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"Carter's penchant for prayer, so suspect in other climes, was a reassurance at this particular summit. Indeed, the bond of spirituality among those three men may have been the most important emotional conduit. None was embarrassed by the others' deep convictions.
"Flowing out of the spiritual bond was trust. Though there were some disagreements later, neither Sadat nor Begin came off the summit declaring that Carter had misled them, tried to mislead them or even, in innocence, misguided them. When Carter went to one of the visitors with the other one's proposal, the words and the spirit of the message were well transmitted. And at last, all that memo reading and all those briefings, which have bogged Carter down in other efforts, paid off. He did not have to call for his experts when the dealings got complicated. No aides had to be inserted between him and his visitors.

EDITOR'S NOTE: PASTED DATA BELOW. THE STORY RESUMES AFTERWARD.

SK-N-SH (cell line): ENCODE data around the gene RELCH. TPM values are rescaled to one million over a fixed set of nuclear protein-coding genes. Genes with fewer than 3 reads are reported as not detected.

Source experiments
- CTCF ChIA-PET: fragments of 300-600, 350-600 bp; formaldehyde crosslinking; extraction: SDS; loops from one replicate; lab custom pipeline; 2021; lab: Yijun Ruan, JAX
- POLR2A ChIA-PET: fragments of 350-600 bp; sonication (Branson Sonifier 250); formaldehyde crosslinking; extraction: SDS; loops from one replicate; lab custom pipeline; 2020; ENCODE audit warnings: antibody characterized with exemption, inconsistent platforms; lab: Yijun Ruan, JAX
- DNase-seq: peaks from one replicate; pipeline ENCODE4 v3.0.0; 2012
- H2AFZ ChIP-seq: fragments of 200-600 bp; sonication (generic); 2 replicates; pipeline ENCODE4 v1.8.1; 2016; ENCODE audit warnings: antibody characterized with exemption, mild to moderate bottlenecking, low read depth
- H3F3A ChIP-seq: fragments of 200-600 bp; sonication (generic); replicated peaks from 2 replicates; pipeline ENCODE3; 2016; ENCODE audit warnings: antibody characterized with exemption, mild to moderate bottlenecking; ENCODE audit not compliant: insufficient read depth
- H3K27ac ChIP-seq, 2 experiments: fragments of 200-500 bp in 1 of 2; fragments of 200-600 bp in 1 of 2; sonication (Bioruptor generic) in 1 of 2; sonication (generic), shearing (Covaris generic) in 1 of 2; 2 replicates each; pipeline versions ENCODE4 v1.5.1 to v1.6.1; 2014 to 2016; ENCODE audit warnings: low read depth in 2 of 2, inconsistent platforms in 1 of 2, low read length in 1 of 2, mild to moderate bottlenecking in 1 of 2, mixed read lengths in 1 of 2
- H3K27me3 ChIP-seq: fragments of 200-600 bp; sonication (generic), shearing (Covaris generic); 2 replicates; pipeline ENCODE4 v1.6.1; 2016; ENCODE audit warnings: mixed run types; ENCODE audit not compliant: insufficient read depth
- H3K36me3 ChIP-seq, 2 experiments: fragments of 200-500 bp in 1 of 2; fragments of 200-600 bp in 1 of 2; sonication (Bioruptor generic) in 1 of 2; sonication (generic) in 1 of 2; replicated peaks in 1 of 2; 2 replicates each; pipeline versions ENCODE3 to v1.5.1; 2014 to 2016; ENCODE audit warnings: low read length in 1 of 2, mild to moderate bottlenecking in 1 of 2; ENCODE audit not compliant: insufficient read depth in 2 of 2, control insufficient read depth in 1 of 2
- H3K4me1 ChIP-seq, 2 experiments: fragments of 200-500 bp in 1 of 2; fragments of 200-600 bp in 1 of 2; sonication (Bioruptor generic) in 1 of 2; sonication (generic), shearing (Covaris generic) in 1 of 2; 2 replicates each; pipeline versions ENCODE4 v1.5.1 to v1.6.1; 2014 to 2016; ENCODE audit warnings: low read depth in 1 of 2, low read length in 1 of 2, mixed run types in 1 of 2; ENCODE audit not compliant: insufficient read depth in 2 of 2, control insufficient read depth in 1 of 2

"When at last Vance turned to Carter and said, 'I think we now have it,' nobody cheered or said anything memorable. Everybody could feel what had happened even as a thunderstorm broke outside Aspen Lodge. Carter may never be able to duplicate it—but, again, he just might."